The United States District Court for the Eastern District of Michigan, applying Michigan law, declined to grant summary judgment as to whether the policy should be rescinded due to misrepresentations in the application. Axis Ins. Co. v. Innovation Ventures, LLC, 2010 WL 3124160 (E.D. Mich. Aug. 4, 2010). The court granted summary judgment for the insurer on the insured’s bad faith claim because Michigan law does not recognize a cause of action for bad faith where the insurer only is alleged wrongfully to have denied coverage.
The insurer issued a multi-media liability policy to the insured for the period beginning April 26, 2008. The insurer filed a lawsuit seeking to rescind the policy due to the following material misrepresentations made by the insured in the policy application: (1) the insured listed five states as the geographic area in which it operates, although it advertises and sells its products throughout the U.S. and worldwide; (2) the insured represented that no claims, suits or proceedings had been made against it during the past five years, although it had been sued in three lawsuits during this period; and (3) the insured represented that it was not aware of any facts or circumstances that might reasonably be expected to result in a claim, even though it was aware of a trademark dispute with a competitor. Both parties moved for summary judgment.
Addressing the first application question cited by the insurer, which asked about the “geographic area in which applicant operates,” the court ruled that issues of fact existed as to whether there was a misrepresentation and whether any misrepresentation was material. The insured acknowledged that its products are widely advertised and sold, but argued that it appropriately identified in its response only those states where it has its headquarters and production facilities. The court determined that the word “operates” is sufficiently ambiguous in this context to preclude summary judgment as to whether the insured misrepresented the scope of its operations. The court also determined that issues of fact existed as to materiality because the underwriter’s testimony did not directly address the materiality of the insured’s answer to this application question and because there was evidence that the insurer was aware that the insured operated throughout the U.S. and worldwide.
With respect to the second question identified by the insurer, the court determined that the insured had made a misrepresentation in the application, but ruled that issues of fact existed as to materiality. The court reasoned that the application question required the insured to disclose any lawsuits against it, not only lawsuits that might give rise to coverage under the proposed policy, and that the insured failed to disclose the lawsuits filed against it. However, the court concluded that it was unclear from the record whether disclosure of the lawsuits would have caused the insurer either to reject the application or charge a higher premium. In this regard, the court noted that the underwriter had testified that the insurer expected only that claims that could give rise to coverage be disclosed on the application.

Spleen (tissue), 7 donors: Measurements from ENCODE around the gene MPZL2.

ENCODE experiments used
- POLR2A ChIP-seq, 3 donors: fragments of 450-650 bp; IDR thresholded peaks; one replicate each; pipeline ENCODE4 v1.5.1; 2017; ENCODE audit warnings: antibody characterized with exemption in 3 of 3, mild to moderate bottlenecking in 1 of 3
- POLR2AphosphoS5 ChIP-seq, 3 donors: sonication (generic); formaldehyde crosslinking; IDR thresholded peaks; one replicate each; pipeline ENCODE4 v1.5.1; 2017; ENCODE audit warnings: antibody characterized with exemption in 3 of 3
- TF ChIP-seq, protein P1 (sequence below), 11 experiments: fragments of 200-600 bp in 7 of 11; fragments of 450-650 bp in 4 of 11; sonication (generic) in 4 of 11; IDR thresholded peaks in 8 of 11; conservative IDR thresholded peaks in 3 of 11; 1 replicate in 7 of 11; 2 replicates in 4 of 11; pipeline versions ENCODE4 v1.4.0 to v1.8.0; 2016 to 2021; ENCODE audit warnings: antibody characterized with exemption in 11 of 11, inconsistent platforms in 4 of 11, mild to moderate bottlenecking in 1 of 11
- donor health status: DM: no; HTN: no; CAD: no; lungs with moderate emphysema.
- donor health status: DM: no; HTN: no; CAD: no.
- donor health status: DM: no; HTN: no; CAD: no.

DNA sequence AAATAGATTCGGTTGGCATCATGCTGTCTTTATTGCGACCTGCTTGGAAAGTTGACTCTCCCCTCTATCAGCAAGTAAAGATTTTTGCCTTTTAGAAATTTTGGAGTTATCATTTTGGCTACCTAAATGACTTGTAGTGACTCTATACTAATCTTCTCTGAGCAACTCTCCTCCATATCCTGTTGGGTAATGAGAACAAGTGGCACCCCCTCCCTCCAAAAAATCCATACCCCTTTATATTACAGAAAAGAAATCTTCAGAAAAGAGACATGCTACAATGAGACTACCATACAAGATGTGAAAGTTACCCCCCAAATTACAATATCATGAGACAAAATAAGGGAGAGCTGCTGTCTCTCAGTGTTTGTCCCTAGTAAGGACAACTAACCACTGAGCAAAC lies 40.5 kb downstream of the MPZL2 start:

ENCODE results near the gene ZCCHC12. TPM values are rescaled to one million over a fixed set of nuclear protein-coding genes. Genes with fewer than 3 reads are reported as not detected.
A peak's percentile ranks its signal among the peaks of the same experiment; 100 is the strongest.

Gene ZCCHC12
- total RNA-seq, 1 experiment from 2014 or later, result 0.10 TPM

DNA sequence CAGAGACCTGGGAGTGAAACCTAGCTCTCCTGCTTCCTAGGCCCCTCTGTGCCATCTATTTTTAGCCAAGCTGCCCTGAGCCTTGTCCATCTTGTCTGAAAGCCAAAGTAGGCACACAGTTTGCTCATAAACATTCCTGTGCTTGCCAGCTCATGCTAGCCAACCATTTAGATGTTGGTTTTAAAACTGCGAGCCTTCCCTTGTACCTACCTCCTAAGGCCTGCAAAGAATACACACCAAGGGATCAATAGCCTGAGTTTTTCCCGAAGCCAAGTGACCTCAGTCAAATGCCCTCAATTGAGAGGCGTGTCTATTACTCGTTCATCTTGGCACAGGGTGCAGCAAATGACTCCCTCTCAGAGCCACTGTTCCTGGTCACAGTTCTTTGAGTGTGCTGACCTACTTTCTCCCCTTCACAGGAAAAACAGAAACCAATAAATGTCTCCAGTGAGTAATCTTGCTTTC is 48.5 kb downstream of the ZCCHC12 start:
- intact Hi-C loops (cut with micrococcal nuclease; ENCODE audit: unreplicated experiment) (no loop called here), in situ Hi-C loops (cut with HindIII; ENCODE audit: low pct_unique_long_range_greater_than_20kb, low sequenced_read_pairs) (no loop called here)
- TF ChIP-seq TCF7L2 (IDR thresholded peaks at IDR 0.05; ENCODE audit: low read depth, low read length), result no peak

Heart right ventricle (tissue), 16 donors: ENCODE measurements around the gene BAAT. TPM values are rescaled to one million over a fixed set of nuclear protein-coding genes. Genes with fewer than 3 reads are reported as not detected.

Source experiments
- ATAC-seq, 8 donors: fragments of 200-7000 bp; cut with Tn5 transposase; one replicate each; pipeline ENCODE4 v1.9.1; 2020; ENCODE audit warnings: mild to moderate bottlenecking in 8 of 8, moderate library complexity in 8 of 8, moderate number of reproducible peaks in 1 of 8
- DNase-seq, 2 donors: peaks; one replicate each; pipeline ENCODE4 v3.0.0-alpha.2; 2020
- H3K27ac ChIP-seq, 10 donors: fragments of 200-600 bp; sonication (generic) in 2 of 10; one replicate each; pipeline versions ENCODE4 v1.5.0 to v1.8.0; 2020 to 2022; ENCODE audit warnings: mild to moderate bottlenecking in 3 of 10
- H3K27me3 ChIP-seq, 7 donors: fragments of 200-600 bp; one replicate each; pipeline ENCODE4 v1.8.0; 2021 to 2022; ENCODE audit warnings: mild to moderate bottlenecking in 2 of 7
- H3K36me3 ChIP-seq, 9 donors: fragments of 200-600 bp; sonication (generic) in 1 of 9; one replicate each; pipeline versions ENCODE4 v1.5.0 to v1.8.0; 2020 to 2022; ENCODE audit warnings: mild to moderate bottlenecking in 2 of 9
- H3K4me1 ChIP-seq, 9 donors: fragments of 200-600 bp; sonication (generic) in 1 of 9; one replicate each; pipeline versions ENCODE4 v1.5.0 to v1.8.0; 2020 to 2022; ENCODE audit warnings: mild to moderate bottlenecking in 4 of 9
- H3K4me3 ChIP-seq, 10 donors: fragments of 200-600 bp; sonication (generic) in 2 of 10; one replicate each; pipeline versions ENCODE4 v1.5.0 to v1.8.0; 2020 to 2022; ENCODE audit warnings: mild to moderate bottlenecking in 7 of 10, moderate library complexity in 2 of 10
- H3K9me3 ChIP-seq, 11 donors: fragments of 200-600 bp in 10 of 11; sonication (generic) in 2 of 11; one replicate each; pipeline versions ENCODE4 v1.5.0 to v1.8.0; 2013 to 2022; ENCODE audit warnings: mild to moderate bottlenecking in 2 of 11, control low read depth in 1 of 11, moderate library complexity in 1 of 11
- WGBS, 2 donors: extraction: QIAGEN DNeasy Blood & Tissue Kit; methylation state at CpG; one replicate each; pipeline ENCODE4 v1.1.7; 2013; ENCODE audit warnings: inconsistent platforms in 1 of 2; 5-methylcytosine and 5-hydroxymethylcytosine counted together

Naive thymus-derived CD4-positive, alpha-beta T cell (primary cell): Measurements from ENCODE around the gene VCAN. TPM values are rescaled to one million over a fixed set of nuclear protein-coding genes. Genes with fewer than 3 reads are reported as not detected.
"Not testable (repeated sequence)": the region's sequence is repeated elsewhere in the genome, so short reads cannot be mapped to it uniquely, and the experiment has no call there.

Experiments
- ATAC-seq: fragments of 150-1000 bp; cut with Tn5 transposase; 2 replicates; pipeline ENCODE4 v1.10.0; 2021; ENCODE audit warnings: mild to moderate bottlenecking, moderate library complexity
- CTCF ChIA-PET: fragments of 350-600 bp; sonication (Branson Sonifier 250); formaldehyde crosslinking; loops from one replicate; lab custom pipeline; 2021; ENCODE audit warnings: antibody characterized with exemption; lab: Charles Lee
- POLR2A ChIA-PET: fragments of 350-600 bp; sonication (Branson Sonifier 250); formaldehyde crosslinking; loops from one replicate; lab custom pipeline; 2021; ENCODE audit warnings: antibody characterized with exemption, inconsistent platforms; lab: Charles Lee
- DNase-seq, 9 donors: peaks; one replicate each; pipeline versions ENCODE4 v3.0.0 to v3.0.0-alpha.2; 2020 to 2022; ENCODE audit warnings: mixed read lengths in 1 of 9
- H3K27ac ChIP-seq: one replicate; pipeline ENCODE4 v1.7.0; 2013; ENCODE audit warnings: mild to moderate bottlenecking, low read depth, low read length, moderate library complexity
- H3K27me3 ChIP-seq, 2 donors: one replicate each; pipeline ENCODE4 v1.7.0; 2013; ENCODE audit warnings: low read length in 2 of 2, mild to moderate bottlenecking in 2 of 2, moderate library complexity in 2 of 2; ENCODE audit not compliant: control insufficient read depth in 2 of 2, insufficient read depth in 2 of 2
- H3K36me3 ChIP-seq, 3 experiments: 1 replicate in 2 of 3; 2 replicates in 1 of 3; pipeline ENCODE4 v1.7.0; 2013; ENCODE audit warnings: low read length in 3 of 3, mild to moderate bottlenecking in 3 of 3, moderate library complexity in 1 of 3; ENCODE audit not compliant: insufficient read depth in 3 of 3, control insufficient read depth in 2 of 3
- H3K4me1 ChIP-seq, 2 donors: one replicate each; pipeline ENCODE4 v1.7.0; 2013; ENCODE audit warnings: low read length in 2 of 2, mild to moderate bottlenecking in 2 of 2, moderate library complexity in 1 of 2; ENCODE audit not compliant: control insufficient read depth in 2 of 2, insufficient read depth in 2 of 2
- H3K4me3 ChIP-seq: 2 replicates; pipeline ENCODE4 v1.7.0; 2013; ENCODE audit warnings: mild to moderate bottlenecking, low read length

The court next concluded that it could not determine as a matter of law that the insured made a misrepresentation when it indicated on the application that it was not aware of facts or circumstances “arising out of the activities described in [the policy] application” that could reasonably be expected to give rise to a claim. The insured filed a trade infringement lawsuit against a competitor five days after the inception of the policy, and the competitor responded by filing two lawsuits against the insured alleging, in part, that the insured had engaged in a false advertising campaign. The court opined that the insured’s decision to release the advertisement that was the subject of its competitor’s claims against it could constitute advertising activity that should have been disclosed. The court found that a lack of evidence as to whether the insured intended before the policy incepted to issue the advertisement precluded summary judgment.
In addition, the court granted summary judgment for the insurer on the insured’s bad faith claim. The court explained that Michigan law does not recognize a separate bad faith cause of action against an insurer where the allegation is only that the insurer wrongfully denied coverage under the policy.